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The Asian Racism: Joel Best’s Constructivism

The concept of “social problem” is in a strange position in sociological science: although “social problem” is the name of a standard subject offered to first-year university students, sociologists rarely use this term as a key one in their research framework. This concept is applied to a very large number of different phenomena, such as abortion, crime, poverty, racism, and overpopulation. Any definition that can cover all social conditions and issues, social problems become too amorphous to be of analytical value. Constructionism is developed as a theoretical approach to allow service. Joel Best and his framework of social constructionism help identify the social problem from the perspective of a process, not a condition (Best 5). Since social problems tend to deviate within time, space, and context, it is complicated to unite all the issues together. Human beliefs and disputes shape the borders of the social issues and constantly construct and rebuild their sense. In this essay, the social problem of modern Asian racism will be analyzed according to the framework of Joel Best’s theoretical model.

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The process of forming a social issue, according to Joel Best, goes through several stages. The first step is the identification of the problem or claims-making. The second stage is media coverage that broadcasts the idea and announces it to the population. Public reactions to media news spreading and people’s perception of the social issue are also important for the process of forming a social problem. It is not only meant that media forms the opinion of the issues but also that individuals can reconstruct them, bring in a new idea, and create their meanings (Best 17). Joel Best states that the reaction of humans to some data is a complex process that oftentimes can be hard to predict.

Policymaking is the fourth step according to Best’s theory that embodies the actual process of making a policy by looking at it on a wider scale. For instance, the public’s opinion rarely frames the issue from the perspective of actual efficient law. Policymakers study the social issue and develop strategies to solve it. Their sphere is mostly practical and can bring in the actual changes into the society. The next step, social problems work, is essential for the successful insertion of social issues constructions. Various public systems disseminate these constructions opening the eyes of the public to the social problem. Workers in this sphere oftentimes meet complications because the everyday routine of implementing the constructions is a long and hard process that is usually not valued by the public. Most of the time, people expect magic drastic changes, a fast and effective result. However, the perception of the social issue by the public does not form within a day.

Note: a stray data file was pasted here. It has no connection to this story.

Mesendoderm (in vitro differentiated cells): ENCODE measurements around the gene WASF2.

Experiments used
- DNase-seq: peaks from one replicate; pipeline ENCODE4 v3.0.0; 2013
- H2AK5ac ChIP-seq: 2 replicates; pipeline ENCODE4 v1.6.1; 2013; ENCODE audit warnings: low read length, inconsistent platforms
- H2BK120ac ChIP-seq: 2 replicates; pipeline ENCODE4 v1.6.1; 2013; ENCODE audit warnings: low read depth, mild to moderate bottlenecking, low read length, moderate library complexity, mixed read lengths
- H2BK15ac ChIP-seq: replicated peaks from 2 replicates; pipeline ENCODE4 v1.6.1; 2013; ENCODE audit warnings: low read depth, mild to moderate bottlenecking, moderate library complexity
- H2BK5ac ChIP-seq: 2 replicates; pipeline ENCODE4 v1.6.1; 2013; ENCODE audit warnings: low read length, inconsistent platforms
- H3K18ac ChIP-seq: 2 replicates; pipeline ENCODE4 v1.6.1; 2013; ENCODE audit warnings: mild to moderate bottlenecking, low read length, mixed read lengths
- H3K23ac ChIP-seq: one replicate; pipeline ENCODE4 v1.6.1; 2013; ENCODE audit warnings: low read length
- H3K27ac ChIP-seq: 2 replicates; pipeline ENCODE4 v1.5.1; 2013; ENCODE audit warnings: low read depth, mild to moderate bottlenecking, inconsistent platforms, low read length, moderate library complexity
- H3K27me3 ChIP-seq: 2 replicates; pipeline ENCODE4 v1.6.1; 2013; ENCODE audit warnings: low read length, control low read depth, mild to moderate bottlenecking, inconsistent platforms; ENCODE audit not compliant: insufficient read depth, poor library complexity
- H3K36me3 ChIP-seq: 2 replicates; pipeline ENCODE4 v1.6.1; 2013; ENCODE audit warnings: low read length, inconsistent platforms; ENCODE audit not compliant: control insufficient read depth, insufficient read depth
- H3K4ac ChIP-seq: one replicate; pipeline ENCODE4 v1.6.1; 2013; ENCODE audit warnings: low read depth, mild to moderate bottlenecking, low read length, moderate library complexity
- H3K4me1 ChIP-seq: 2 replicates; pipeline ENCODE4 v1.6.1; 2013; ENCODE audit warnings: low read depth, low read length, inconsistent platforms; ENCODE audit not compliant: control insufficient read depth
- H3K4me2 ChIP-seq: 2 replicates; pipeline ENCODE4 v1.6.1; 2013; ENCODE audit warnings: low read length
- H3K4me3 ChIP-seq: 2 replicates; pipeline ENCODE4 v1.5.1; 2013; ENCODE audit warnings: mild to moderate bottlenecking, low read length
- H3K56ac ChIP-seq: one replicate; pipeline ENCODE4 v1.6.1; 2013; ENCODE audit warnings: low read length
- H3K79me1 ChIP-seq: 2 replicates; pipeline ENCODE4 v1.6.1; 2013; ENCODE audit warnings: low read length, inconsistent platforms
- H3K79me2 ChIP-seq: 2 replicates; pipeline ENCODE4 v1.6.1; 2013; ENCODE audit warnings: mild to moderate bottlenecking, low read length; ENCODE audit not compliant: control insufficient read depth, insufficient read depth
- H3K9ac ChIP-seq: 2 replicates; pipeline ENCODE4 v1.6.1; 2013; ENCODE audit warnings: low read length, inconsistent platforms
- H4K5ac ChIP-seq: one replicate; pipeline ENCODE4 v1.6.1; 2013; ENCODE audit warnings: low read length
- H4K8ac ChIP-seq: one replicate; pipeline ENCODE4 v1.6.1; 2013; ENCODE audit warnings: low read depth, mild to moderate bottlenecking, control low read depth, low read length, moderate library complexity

The last step in Joel Best’s theory is policy outcomes which are the assessment of the policy’s effects on social problem-solving. The evaluation can vary from the public’s feedback to the critics’ statements. In other words, everything in the system is being reconstructed, revalued, and constantly changed. That is why it is essential to look at every social problem as a process that tends to deviate from recent perceptions of it. Moreover, Joel Best’s theory is important for individuals to comprehend and unite the knowledge about social problem’s solutions. Viewing it as a process can help predict the impatience and dissatisfaction coming from the public. It is obvious how complicated is the policymaking that has to balance the requirements from many sides: social, institutional, and bureaucratic.

Asian racism is an inevitable part of modern society, both in the United States and in European countries. It was estimated that around 22 million Asian Americans live in the U.S. originating from Eastern and Southeastern Asia (Budiman and Ruiz 1). Various research claims that starting from early 2020 the references to Asian Americans in media express cruelty, racism, discrimination, and lack of Asian representation (Shah et al. 26). Due to the current epidemiological situation, some parts of hatred towards Asians interrelate with COVID-19 pandemics. Some community leaders state that bigotry toward Asians was reinforced by President Donald J. Trump who sometimes used expressions as “Chinese virus” meaning coronavirus (New York Times 8). Thus, the objective condition of choosing this social issue is its actuality and increased severity within the last years.